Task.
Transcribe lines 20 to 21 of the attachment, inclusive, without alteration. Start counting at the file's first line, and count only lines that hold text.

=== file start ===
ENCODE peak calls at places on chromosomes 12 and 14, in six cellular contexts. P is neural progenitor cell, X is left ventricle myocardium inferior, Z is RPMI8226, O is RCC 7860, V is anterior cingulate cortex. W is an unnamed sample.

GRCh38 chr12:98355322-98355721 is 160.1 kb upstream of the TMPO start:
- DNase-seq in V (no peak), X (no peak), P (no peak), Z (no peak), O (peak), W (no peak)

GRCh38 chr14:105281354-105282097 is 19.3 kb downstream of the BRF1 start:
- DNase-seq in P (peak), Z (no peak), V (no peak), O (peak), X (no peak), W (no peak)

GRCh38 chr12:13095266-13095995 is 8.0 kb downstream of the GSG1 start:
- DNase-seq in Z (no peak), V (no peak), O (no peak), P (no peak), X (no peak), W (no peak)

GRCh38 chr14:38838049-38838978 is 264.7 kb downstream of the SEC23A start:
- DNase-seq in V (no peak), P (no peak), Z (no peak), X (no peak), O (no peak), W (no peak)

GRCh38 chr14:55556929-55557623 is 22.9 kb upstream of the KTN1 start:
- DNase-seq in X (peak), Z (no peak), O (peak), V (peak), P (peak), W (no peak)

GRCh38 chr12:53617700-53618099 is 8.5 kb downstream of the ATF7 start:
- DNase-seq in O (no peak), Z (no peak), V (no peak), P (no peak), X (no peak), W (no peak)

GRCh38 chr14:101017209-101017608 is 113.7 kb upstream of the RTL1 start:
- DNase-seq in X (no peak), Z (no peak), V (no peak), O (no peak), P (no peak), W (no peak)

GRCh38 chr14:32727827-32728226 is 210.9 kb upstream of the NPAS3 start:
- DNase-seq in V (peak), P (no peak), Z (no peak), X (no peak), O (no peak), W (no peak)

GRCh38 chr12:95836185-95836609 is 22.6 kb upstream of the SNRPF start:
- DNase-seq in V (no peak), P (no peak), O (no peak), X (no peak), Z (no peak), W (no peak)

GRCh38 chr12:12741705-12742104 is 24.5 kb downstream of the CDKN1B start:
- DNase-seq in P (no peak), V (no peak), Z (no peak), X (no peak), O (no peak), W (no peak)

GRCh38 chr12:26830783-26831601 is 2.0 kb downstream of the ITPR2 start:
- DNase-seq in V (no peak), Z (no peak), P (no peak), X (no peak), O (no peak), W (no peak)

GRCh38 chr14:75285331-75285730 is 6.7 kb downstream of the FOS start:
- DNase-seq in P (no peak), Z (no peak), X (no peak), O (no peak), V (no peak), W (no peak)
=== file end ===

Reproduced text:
GRCh38 chr12:12741705-12742104 is 24.5 kb downstream of the CDKN1B start:
- DNase-seq in P (no peak), V (no peak), Z (no peak), X (no peak), O (no peak), W (no peak)